My cultural excursions were few, but very select. I went to the Fou Bar on Rue St-Jean, and Bar Ste-Angèle located on Rue Ste-Angèle to listen to jazz. The jazz musicians at the Fou Bar were more experimental and playful in their youthful interpretation of modern jazz, while at the basement Bar Ste-Angèle, which resembled a ship's cabin with marine artefacts displayed on the walls and wooden tables crowded together as if on the deck of a ship, the musicians played traditional jazz pieces and phonic interpretations. The crowds at both bars were like night and day, as the cliché goes, with the bar on Saint-Jean filled with university students and bohemian artists and outsiders, while the bar on Ste- Angèle drew a mix of local bourgeois and tourists who wanted to say they had been to the best jazz bar in Quebec City. I did not need to feel comfortable with either crowd, as I came to hear jazz, and nothing else.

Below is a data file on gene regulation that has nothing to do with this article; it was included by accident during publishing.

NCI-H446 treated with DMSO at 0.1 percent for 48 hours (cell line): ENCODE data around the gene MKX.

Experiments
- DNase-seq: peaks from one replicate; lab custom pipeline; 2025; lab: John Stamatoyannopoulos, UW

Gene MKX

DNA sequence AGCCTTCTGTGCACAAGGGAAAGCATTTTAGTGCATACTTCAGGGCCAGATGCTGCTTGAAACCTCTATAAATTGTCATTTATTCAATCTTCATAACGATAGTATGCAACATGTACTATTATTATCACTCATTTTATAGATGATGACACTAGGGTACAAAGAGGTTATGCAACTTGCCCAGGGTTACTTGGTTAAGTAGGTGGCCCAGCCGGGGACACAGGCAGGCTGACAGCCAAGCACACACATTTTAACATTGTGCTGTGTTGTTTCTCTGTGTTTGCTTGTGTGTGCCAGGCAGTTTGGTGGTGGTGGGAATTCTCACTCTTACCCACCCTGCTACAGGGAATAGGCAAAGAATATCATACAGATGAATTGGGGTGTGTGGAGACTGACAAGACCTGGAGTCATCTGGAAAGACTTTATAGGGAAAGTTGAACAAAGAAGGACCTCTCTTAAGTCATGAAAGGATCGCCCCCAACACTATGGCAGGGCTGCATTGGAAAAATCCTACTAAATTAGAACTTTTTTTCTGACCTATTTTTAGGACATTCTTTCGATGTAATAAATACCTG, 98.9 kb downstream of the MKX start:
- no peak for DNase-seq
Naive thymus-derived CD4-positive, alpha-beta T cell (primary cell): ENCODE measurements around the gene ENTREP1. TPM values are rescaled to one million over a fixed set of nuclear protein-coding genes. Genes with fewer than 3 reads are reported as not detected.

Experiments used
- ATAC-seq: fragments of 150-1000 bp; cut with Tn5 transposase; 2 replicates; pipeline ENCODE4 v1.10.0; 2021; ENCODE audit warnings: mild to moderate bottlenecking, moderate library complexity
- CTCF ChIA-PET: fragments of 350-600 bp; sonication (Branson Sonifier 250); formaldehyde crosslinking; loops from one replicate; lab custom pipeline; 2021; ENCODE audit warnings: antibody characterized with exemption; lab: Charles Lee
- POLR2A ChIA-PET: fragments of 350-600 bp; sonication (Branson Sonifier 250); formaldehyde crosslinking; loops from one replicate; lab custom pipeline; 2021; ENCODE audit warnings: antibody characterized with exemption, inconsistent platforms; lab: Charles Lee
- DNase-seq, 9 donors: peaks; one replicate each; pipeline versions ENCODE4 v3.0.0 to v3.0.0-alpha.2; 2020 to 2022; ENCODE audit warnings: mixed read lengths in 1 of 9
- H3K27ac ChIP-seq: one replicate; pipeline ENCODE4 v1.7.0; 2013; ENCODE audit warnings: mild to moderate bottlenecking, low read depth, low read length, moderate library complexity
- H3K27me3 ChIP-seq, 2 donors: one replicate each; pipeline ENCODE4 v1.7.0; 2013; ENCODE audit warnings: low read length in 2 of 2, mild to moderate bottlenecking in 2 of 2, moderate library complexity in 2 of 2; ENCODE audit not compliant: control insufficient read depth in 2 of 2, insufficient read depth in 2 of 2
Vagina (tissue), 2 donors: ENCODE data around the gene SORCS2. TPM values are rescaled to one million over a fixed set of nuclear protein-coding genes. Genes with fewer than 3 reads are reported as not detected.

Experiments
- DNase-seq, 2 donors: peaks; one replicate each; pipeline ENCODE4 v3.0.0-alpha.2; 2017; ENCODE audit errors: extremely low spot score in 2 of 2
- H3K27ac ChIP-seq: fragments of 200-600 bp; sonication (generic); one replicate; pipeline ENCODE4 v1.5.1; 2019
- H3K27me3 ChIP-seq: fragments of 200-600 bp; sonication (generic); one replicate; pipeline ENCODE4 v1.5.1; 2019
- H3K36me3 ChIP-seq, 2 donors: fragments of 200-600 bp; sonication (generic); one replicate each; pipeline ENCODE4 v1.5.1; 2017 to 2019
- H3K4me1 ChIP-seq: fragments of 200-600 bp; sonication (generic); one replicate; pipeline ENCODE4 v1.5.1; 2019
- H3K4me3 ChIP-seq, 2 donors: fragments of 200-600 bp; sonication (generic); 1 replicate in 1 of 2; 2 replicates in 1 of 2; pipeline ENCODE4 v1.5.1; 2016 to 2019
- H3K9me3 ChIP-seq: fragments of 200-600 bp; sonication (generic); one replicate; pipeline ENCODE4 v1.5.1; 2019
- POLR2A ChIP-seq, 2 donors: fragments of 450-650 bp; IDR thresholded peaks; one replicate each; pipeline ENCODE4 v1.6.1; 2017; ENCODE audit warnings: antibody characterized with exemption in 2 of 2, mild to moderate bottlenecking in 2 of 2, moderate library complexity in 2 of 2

I sometimes went to Palais Montcalm, which is located just outside the Saint Jean gate at Place d'Youville, and I was impressed how the various classes gathered together to hear the most progressive plays and music that was being performed in the city, much of it coming from other parts of the world. However, it was at Le Grand Théâtre de Québec, with its elegant glass and gray steel façade, that I would spend pleasurable days listening to piano concerts and other forms of classical music, until the plague came to the city and tore that all away. On cold winter nights, on the weekends, I would also go down to Le Pub Blues Bar on lively 3e Avenue in Limoilou, and that working-class bar reminded me of the American blues clubs and bars I had known in the United States before the country began to collapse from within under the brutal Trump régime.
Even with all these cultural activities that I enjoyed during the first months before the plague set in among the streets and all the public places of Quebec City, I knew I was here to write about the Battle of Québec in 1759. I played with the idea that I could find diversions and be distracted from my fate as an historian, particularly a military historian. I was only given a brief respite, and then it was the harsh plague that brought me back to the reality of my life, from which I could not escape, even if I did not complete the military history work.